Not really. The above sentence is predicative (telling a fact: that the house IS pretty).
Your sentence on the other hand, is attributive, attaching the adjective to the noun to describe it. That would be rather translated as بيتي الجميل (notice how the adjective gets AL to be defined, because the first word is defined already with the possessive article ي attached to it)
It happens with me with other languages on Duolingo. I think it all comes down to 2 factors:
1. How much we accustomed to the sounds of the language we are learning and the number of vocabulary in our memory's bank. This helps the brain to correlate to the closest match to understand the sentence.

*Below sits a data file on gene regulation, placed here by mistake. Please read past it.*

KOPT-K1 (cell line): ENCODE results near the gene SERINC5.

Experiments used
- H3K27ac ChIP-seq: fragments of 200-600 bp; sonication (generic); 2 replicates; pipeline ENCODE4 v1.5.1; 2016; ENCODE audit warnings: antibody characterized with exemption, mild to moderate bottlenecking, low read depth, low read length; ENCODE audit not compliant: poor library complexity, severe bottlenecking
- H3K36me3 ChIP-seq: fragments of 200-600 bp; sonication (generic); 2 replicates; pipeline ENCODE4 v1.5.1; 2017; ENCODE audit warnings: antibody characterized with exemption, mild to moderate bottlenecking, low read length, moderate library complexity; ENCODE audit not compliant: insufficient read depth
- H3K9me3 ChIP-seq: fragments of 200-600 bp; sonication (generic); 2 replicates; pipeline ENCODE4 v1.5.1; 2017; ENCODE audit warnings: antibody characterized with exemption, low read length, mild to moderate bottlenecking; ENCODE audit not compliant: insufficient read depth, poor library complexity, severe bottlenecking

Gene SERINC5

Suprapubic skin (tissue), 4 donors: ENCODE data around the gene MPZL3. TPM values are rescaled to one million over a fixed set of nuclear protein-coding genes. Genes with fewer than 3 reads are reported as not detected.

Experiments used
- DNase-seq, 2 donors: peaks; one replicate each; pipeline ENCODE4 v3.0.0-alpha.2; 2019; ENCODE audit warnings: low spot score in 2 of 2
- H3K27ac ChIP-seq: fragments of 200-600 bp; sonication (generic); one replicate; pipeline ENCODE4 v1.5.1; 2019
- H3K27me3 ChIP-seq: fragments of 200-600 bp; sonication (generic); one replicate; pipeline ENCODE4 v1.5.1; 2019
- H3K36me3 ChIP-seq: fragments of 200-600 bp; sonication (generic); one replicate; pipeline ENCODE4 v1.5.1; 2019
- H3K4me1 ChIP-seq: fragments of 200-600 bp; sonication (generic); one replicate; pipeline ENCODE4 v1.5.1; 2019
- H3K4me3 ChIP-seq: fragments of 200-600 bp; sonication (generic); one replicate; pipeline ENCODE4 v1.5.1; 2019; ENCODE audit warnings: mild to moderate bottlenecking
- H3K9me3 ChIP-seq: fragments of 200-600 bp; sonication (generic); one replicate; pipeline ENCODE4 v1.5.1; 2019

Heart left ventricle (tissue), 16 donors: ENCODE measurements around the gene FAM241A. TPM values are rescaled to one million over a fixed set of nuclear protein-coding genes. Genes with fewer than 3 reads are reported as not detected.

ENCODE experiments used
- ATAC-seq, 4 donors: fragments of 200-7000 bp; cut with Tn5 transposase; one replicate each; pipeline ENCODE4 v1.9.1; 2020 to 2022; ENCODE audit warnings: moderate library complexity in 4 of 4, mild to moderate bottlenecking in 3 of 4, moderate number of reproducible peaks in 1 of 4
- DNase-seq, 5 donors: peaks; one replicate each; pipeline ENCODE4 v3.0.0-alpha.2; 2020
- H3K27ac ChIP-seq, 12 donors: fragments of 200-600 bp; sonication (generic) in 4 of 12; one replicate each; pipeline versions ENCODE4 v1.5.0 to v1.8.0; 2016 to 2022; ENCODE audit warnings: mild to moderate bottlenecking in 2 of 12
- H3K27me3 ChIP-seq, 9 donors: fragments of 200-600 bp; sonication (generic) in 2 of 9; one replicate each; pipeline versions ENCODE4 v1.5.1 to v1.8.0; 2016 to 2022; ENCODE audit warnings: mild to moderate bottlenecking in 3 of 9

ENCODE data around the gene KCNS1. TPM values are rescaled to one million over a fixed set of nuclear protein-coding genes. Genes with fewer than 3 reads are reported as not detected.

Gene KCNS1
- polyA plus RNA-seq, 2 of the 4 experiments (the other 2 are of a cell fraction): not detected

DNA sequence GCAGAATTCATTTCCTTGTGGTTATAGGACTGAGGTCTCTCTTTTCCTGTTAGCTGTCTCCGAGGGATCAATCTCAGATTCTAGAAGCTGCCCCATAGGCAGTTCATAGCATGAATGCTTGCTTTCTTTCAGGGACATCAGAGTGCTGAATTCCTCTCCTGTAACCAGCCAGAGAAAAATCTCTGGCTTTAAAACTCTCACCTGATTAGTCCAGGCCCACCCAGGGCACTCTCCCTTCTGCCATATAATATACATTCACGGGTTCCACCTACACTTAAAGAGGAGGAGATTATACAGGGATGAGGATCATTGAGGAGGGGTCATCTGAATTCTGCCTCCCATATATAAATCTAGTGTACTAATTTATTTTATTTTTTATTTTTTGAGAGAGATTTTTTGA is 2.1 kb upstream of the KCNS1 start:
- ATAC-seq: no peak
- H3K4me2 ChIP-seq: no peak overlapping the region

2. Obviously, the sound system. Sometimes even having the volume up makes the sound bad so I would turn the volume down and listen carefully.
In real life, it's normal to mishear the speaker even if you two are speaking the same native language.
My pretty house = بيتي الجميل (baytiya al-jameel).
My house is pretty = بيتي جميل (baytiya jameel).
The presence and absence of the definite article (AL) with the adjective makes all the difference here. With the definite article, the adjectives here becomes defined and since it is defined then it must be an attachable (attributive) adjective to the word before it بيتي because attributive adjectives in Arabic follow the noun in gender, number and most importantly, definition. The word بيتي (my house) is considered defined by the virtue of the possessive suffix here ـي (my).
On the other hand, if there is no definite article, then we can tell that this adjective is a predicative, because the predicative (the information we are telling in the sentence) is mostly always indefinite in Arabic. Thus بيتي جميل must be (my house IS pretty).